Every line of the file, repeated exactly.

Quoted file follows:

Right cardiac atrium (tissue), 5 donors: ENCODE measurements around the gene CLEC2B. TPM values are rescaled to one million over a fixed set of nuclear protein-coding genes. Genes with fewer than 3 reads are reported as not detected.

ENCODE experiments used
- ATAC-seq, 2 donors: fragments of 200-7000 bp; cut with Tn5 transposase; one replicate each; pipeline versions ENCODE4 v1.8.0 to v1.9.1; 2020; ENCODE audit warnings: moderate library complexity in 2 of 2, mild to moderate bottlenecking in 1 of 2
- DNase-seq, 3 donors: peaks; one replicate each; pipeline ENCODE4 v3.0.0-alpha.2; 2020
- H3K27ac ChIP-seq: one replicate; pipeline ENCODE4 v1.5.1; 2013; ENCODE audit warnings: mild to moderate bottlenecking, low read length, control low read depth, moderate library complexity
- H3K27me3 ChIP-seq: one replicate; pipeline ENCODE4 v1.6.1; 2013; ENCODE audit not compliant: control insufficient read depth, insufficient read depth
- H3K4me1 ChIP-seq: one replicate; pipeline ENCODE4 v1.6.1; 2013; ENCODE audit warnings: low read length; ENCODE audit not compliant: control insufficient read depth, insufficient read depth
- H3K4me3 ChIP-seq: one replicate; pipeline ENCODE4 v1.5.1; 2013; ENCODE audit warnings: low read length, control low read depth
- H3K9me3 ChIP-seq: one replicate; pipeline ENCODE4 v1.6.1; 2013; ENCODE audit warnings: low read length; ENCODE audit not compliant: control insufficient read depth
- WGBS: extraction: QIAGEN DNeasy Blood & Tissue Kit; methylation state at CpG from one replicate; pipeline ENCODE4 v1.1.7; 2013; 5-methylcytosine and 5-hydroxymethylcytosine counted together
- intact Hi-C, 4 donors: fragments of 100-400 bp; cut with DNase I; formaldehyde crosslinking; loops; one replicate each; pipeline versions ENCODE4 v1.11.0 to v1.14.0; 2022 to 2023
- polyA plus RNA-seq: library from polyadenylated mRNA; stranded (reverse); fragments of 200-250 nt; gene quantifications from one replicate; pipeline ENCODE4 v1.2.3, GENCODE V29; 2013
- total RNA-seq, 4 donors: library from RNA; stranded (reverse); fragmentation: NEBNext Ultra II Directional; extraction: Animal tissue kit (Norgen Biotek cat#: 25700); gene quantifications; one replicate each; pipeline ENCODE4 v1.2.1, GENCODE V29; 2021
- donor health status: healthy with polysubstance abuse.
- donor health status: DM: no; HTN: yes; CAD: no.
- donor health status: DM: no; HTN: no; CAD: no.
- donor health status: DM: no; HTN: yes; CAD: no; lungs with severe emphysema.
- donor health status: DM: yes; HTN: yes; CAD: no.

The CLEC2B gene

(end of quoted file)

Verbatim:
Right cardiac atrium (tissue), 5 donors: ENCODE measurements around the gene CLEC2B. TPM values are rescaled to one million over a fixed set of nuclear protein-coding genes. Genes with fewer than 3 reads are reported as not detected.

ENCODE experiments used
- ATAC-seq, 2 donors: fragments of 200-7000 bp; cut with Tn5 transposase; one replicate each; pipeline versions ENCODE4 v1.8.0 to v1.9.1; 2020; ENCODE audit warnings: moderate library complexity in 2 of 2, mild to moderate bottlenecking in 1 of 2
- DNase-seq, 3 donors: peaks; one replicate each; pipeline ENCODE4 v3.0.0-alpha.2; 2020
- H3K27ac ChIP-seq: one replicate; pipeline ENCODE4 v1.5.1; 2013; ENCODE audit warnings: mild to moderate bottlenecking, low read length, control low read depth, moderate library complexity
- H3K27me3 ChIP-seq: one replicate; pipeline ENCODE4 v1.6.1; 2013; ENCODE audit not compliant: control insufficient read depth, insufficient read depth
- H3K4me1 ChIP-seq: one replicate; pipeline ENCODE4 v1.6.1; 2013; ENCODE audit warnings: low read length; ENCODE audit not compliant: control insufficient read depth, insufficient read depth
- H3K4me3 ChIP-seq: one replicate; pipeline ENCODE4 v1.5.1; 2013; ENCODE audit warnings: low read length, control low read depth
- H3K9me3 ChIP-seq: one replicate; pipeline ENCODE4 v1.6.1; 2013; ENCODE audit warnings: low read length; ENCODE audit not compliant: control insufficient read depth
- WGBS: extraction: QIAGEN DNeasy Blood & Tissue Kit; methylation state at CpG from one replicate; pipeline ENCODE4 v1.1.7; 2013; 5-methylcytosine and 5-hydroxymethylcytosine counted together
- intact Hi-C, 4 donors: fragments of 100-400 bp; cut with DNase I; formaldehyde crosslinking; loops; one replicate each; pipeline versions ENCODE4 v1.11.0 to v1.14.0; 2022 to 2023
- polyA plus RNA-seq: library from polyadenylated mRNA; stranded (reverse); fragments of 200-250 nt; gene quantifications from one replicate; pipeline ENCODE4 v1.2.3, GENCODE V29; 2013
- total RNA-seq, 4 donors: library from RNA; stranded (reverse); fragmentation: NEBNext Ultra II Directional; extraction: Animal tissue kit (Norgen Biotek cat#: 25700); gene quantifications; one replicate each; pipeline ENCODE4 v1.2.1, GENCODE V29; 2021
- donor health status: healthy with polysubstance abuse.
- donor health status: DM: no; HTN: yes; CAD: no.
- donor health status: DM: no; HTN: no; CAD: no.
- donor health status: DM: no; HTN: yes; CAD: no; lungs with severe emphysema.
- donor health status: DM: yes; HTN: yes; CAD: no.

The CLEC2B gene